Equal Opportunity Workforce Icon of Progress: Equal Opportunity Workforce

Learn about IBM’s other diversity milestones.

In 2010, IBM conducted $2.7 billion of global business with first- and second-tier diverse suppliers. Of that, $2.3 billion was contracted with first-tier suppliers, up from $2.1 billion in 2009. We also did more than $700 million of business with first-tier, non-U.S.-based diverse suppliers.

IBM also created a full-time supplier diversity position in China, one of the first companies to do so. The position was created in recognition of the fact that while supply chain diversity is well-established in the U.S., it is not well-understood in other countries, especially as compared to work force diversity.

$2.7 Billion

of business across the world with first- and second-tier diverse suppliers.

For these and other accomplishments over the course of 2010, IBM’s Program Director of Supplier Diversity, Michael K. Robinson, was honored by the National Minority Supplier Development Council (NMSDC) as the 2010 Minority Supplier Development Leader of the Year. In addition to the NMSDC, IBM is a founding member of the Women’s Business Enterprise National Council and the National Gay and Lesbian Chamber of Commerce. IBM also participates in international organizations focused on supplier diversity, such as the Australian Indigenous Minority Supplier Council, the Canadian Aboriginal and Minority Supplier Council, Minority Supplier Development United Kingdom, Minority Supplier Development China, WEConnect Canada, WEConnect Europe, WEConnect India and the International Gay and Lesbian Chamber of Commerce.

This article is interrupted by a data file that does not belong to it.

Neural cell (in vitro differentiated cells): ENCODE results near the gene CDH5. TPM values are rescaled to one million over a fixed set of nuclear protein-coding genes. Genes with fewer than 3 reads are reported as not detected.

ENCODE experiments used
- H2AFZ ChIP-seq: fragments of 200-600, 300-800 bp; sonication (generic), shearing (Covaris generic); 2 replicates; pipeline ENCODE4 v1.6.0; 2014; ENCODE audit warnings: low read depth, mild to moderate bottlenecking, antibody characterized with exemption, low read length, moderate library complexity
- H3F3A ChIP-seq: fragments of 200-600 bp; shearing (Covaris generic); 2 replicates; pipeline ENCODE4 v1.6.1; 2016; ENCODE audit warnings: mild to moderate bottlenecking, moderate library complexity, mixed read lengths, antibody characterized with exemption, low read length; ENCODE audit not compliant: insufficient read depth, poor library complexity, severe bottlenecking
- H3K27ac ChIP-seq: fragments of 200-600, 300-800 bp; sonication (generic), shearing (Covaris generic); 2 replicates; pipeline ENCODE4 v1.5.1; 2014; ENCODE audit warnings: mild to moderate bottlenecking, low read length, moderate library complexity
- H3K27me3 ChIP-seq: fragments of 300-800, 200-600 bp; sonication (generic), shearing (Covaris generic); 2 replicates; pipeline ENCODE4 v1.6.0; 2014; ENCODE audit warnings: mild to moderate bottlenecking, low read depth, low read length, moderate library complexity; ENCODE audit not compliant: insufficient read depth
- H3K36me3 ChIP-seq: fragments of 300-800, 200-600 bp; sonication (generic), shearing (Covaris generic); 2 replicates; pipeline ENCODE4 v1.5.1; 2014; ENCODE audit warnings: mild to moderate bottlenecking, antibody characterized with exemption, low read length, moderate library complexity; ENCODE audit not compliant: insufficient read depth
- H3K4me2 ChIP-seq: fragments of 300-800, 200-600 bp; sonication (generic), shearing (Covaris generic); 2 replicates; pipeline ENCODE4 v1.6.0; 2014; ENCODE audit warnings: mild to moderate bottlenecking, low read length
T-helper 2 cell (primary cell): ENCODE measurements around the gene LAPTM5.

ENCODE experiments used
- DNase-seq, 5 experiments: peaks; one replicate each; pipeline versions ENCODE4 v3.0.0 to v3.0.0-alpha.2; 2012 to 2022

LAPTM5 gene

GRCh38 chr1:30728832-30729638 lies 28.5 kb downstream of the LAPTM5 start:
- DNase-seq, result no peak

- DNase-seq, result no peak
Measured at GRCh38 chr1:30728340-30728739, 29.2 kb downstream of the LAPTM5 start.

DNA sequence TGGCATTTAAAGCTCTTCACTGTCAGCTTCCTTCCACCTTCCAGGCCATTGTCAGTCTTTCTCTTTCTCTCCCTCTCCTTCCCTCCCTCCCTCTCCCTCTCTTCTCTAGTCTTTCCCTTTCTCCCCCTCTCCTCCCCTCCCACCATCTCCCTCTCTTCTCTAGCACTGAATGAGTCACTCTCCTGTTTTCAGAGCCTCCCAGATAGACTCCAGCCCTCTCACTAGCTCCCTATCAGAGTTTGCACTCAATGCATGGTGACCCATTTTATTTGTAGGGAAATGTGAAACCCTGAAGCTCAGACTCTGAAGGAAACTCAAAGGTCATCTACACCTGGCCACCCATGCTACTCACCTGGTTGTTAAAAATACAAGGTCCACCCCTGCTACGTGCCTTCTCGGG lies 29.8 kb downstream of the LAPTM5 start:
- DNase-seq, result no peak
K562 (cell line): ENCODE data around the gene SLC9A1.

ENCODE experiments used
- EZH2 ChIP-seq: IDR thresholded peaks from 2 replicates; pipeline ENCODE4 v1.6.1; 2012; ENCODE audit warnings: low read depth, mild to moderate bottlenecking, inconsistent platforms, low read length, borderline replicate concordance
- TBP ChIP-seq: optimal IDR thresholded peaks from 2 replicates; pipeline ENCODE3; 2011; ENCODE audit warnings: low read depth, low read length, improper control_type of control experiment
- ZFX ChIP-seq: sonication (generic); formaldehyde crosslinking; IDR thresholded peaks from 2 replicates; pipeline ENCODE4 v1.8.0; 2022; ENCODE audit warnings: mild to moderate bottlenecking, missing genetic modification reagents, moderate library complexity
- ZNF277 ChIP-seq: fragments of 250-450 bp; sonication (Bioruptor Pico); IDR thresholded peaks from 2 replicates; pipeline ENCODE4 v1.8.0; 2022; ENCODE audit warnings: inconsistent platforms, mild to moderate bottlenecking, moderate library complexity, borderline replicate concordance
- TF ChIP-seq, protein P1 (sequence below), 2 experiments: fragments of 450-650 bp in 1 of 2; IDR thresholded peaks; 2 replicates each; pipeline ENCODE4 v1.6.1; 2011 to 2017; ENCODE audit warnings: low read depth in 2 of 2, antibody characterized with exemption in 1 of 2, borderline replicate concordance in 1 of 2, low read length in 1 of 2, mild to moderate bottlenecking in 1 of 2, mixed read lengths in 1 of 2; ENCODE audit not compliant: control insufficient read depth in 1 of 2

Amount of IBM business conducted with first-tier diverse suppliers
2009: $2.1 billion, 2010: $2.3 billion

Looking forward, IBM plans to grow the diversity of its supply chain as our business needs continually evolve. IBM works with its supply chain teams to clearly define its requirements in both direct and indirect supply areas, and IBM has actively sought and worked with diverse suppliers that might be able to meet those requirements over time. And we continue to work with diverse suppliers—especially our second- and third-tier suppliers—to help them grow their capacity. This work will continue for many years to come.

$700 million

of business with first-tier, non-U.S.-based diverse suppliers in 2010.